Three very sick children in Eeyou Istchee are smiling today thanks to the Children’s Wish Foundation. One is on his way to Disneyland in California. And two others are also looking forward to visiting Mickey Mouse and his band of animated friends in the near future.

Their dreams are coming true because of the Mistissini branch of the Children’s Wish Foundation. It has only been open for a year-and-a-half and they are in the process of granting their first wishes to sick kids.

The wishes are an important aid on the road to recovery for both child and parent, according to Marc-André Beaudoin, Coordinator for the Wish Foundation in Mistissini. “The main thing is to give relief to the parent and the child,” he said. “Most of the wishes are to go to Disneyland. When they go on these trips the parents have a good time with their children apart from the hospitals or clinics. We really try to focus on that relationship and make sure they spend a lot of quality time together. Even medically, once they come from a trip like that they’re more relaxed. So it helps a child to heal. We’re trying to give hope to a child that has a life-threatening illness.”

Beaudoin added that close to 90 per cent of children with a life-threatening disease who have their wish granted make a full recovery.

Waskaganish’s Norm Blacksmith’s dream growing up was to visit Disneyland and see up close the animated characters he has come to adore. At press time, he was doing just that.

“We’re very excited,” said his father Ivan, who left with his family on April 20. “He’s always wanted to go to Disneyland since he was four years old. Now he’s going to get his chance. We’ve had so much on our minds and we’ll finally get a chance to relax a little bit.”

Norm was born with liver sclerosis and underwent a liver transplant in 2002, but he wasn’t out of the woods just yet. Last January, doctors discovered a cancerous tumor near his rectum. They operated and got most of it, but couldn’t get it all. They chose to aggressively treat the rest of it with chemotherapy.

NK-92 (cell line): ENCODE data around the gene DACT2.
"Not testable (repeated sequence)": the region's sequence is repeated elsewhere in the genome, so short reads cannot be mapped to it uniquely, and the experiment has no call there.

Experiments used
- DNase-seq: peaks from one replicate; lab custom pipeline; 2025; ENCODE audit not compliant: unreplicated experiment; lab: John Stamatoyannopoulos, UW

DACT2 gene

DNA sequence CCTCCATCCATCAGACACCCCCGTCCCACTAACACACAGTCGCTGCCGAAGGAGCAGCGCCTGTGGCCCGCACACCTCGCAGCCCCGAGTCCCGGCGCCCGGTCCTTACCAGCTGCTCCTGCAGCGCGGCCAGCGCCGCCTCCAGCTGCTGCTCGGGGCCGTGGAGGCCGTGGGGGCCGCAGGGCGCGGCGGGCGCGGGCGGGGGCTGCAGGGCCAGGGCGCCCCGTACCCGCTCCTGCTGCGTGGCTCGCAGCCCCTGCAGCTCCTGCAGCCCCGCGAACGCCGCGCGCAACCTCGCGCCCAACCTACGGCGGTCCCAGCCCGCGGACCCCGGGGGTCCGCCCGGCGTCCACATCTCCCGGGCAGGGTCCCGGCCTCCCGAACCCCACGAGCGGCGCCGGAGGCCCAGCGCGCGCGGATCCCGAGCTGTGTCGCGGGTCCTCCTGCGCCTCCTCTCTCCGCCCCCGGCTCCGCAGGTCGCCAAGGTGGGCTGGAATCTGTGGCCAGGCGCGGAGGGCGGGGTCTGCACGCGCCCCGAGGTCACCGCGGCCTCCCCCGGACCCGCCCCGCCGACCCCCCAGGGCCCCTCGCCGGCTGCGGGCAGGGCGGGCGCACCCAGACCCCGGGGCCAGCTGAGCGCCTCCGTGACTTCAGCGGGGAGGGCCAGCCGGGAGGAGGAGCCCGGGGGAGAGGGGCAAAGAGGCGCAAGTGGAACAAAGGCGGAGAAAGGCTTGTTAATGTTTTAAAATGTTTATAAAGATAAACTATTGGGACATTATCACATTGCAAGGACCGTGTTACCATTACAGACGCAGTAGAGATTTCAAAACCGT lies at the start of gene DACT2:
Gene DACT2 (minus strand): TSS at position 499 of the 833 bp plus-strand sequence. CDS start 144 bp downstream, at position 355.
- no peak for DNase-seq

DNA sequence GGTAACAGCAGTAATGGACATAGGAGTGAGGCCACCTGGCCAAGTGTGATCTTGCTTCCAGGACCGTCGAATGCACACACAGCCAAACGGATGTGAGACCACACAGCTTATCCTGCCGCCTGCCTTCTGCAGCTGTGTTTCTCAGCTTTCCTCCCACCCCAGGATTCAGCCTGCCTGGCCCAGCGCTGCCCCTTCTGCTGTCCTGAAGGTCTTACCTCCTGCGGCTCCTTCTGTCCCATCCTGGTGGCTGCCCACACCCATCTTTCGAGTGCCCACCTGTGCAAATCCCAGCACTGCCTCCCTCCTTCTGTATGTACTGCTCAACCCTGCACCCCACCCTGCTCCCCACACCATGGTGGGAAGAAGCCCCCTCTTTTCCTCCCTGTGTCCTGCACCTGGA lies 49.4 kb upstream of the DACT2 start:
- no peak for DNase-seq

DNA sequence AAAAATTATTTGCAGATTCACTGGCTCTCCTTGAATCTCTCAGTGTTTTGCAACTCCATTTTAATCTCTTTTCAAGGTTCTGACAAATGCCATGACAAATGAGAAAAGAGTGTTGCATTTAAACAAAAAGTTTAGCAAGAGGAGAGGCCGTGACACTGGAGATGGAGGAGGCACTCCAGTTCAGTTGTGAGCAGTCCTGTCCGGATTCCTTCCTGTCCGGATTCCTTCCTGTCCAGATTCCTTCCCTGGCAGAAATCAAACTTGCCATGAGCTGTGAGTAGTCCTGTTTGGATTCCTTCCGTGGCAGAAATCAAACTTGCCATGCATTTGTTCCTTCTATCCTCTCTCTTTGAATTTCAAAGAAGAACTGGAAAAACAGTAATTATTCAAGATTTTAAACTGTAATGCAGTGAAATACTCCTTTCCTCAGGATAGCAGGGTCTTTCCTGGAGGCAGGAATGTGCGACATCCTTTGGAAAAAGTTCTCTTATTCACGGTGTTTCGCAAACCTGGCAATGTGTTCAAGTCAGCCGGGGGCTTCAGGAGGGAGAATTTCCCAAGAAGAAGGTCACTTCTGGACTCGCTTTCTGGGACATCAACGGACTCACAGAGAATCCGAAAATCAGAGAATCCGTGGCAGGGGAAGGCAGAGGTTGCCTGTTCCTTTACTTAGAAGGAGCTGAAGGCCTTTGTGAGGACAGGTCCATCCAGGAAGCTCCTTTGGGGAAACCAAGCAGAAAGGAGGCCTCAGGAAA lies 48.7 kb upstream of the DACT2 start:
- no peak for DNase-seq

“They told us one of the risks involved with that transplant was cancer,” said his mother Sarah. “It was very devastating when the doctor informed us. We cried when we found out.”

After a few months however, the Blacksmiths received some great news. Doctors told them that the tumor was gone and Norm’s spirits were instantly elevated. But he will still have to undergo a few more weeks of chemotherapy.

He was so happy in fact that he was able to suit up for his Novice ‘A’ team, the Waskaganish Future Wings, and help his teammates win back-to-back tournaments in Amos and Val d’Or.

Their home community of Waskaganish had raised over $10,000 for them, but they got a call one day telling them that the Children’s Wish Foundation was sending them to Disneyland as part of Norm’s long time dream.

“I’m very thankful that they did this for my son,” said Norm’s beaming father.

This is the first time, Beaudoin said, that Cree kids have benefited from the Children’s Wish Foundations’ generous support. Last year an Inuk child received a wish, but that was as close as it has come until now. Beaudoin admits not many people know about the Foundation.

“Our job is to try to get the foundation known,” he said. “We bring pamphlets to the hospital and call people. We try to get in touch with the doctors and the clinics where we expect to see sick children. In the Cree world it’s usually by word-of-mouth. So then we try to reach the parents and tell them about it.”